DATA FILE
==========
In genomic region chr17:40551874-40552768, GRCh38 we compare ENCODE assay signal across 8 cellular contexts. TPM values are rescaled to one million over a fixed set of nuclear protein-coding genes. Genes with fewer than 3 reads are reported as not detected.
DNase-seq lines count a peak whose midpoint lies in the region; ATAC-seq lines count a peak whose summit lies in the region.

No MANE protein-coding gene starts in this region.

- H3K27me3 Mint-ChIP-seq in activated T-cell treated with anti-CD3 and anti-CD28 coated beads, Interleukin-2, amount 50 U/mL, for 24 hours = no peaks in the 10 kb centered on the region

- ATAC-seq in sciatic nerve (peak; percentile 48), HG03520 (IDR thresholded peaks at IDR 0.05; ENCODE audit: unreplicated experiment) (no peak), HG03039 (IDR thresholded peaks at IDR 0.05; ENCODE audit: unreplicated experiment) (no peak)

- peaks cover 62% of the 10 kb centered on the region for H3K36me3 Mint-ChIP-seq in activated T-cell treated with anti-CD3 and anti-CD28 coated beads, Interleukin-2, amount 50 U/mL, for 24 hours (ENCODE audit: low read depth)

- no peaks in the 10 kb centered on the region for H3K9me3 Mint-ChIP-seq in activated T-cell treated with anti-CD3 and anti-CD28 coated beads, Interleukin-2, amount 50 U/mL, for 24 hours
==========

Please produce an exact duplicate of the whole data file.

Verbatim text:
In genomic region chr17:40551874-40552768, GRCh38 we compare ENCODE assay signal across 8 cellular contexts. TPM values are rescaled to one million over a fixed set of nuclear protein-coding genes. Genes with fewer than 3 reads are reported as not detected.
DNase-seq lines count a peak whose midpoint lies in the region; ATAC-seq lines count a peak whose summit lies in the region.

No MANE protein-coding gene starts in this region.

- H3K27me3 Mint-ChIP-seq in activated T-cell treated with anti-CD3 and anti-CD28 coated beads, Interleukin-2, amount 50 U/mL, for 24 hours = no peaks in the 10 kb centered on the region

- ATAC-seq in sciatic nerve (peak; percentile 48), HG03520 (IDR thresholded peaks at IDR 0.05; ENCODE audit: unreplicated experiment) (no peak), HG03039 (IDR thresholded peaks at IDR 0.05; ENCODE audit: unreplicated experiment) (no peak)

- peaks cover 62% of the 10 kb centered on the region for H3K36me3 Mint-ChIP-seq in activated T-cell treated with anti-CD3 and anti-CD28 coated beads, Interleukin-2, amount 50 U/mL, for 24 hours (ENCODE audit: low read depth)

- no peaks in the 10 kb centered on the region for H3K9me3 Mint-ChIP-seq in activated T-cell treated with anti-CD3 and anti-CD28 coated beads, Interleukin-2, amount 50 U/mL, for 24 hours